Infection-control association offers ‘do’s and don’ts’ on masks, respirators
The Association for Professionals in Infection Control and Epidemiology has released two fliers for health care workers on proper use of procedure masks and N95 respirators. The resources provide do’s and don’ts for wearing both types of protective equipment in non-surgical situations.
Stretching, resistance-training programs could limit MSDs: study
Workplace training programs that emphasize stretching and resistance can help prevent and manage upper-extremity musculoskeletal disorders, according to a recent report from the Institute for Work & Health in Canada. Researchers found “strong evidence” that resistance training aids neck, shoulder, arm, elbow, wrist and hand health. They also found “moderate evidence” that stretching programs, workstation forearm supports, and computer mouse vibration feedback prevents and manages upper-extremity MSDs.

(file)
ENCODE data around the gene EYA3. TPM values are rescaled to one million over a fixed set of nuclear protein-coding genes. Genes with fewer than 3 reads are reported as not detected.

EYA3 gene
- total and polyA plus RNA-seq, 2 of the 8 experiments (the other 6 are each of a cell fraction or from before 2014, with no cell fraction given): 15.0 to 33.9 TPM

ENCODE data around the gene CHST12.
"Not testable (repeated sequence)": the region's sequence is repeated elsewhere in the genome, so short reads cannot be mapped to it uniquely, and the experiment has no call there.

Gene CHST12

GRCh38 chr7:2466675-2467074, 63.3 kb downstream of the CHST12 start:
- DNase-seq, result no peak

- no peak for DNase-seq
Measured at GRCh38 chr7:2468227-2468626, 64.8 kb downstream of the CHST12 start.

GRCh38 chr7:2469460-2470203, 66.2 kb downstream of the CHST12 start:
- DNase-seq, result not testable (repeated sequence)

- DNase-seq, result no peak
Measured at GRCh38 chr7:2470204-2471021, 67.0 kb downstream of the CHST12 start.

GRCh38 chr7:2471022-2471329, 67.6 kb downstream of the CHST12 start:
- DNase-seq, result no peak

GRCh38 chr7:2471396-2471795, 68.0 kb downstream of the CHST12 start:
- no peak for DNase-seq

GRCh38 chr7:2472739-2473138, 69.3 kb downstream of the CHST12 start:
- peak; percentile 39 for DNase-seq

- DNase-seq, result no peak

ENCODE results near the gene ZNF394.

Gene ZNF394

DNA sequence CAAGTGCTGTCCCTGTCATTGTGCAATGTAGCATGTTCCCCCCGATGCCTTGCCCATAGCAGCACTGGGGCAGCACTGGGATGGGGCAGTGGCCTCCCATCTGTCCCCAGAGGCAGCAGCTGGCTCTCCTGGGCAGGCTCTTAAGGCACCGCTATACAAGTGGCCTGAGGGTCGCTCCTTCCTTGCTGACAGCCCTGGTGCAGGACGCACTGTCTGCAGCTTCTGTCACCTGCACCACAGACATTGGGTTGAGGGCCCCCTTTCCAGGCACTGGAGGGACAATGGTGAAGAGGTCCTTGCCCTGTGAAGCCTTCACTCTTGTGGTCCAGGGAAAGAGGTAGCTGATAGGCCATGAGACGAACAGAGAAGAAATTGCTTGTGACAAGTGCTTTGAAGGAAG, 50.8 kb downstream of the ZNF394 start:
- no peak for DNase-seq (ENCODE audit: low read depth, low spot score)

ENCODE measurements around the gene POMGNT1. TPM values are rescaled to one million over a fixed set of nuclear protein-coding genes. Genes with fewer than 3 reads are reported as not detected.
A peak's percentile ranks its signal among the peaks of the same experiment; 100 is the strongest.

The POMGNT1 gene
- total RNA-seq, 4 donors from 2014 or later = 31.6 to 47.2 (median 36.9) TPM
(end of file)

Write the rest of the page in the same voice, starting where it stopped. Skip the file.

The report was published Nov. 12 in the Journal of Occupational and Environmental Medicine.
NIOSH to employers: Protect workers in ‘moderately cold’ conditions
“Moderately cold” work conditions pose health and safety risks for employees, and employers should take steps to improve worker comfort, according to NIOSH. At the American Public Health Association’s annual conference, researchers presented a case study examining working conditions of airline food preparation employees, who spend as many as eight hours per day in refrigerated rooms at 40°F – a temperature required by food safety rules. Workers in other industries – including food preparation and processing, cold storage, supermarkets, and transportation – may experience similar conditions. Such cold environments can increase the risk of injury or aggravate an existing injury, NIOSH states.
AIHA fact sheet addresses PPE for engineered nanoparticles
The American Industrial Hygiene Association (AIHA) has published a fact sheet, Personal Protective Equipment for Engineered Nanoparticles that aims to improve safety for workers in the nanotechnology industry. Topics covered include a general overview, Hierarchy of Controls, PPE effectiveness, PPE type, and other considerations such as PPE removal, reuse and disposal.